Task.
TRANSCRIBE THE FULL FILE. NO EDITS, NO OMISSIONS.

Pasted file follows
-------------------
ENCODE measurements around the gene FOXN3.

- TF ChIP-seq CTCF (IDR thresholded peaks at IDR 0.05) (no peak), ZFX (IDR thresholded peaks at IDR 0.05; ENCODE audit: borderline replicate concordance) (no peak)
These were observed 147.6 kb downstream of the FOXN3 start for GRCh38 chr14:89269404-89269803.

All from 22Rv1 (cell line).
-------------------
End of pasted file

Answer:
ENCODE measurements around the gene FOXN3.

- TF ChIP-seq CTCF (IDR thresholded peaks at IDR 0.05) (no peak), ZFX (IDR thresholded peaks at IDR 0.05; ENCODE audit: borderline replicate concordance) (no peak)
These were observed 147.6 kb downstream of the FOXN3 start for GRCh38 chr14:89269404-89269803.

All from 22Rv1 (cell line).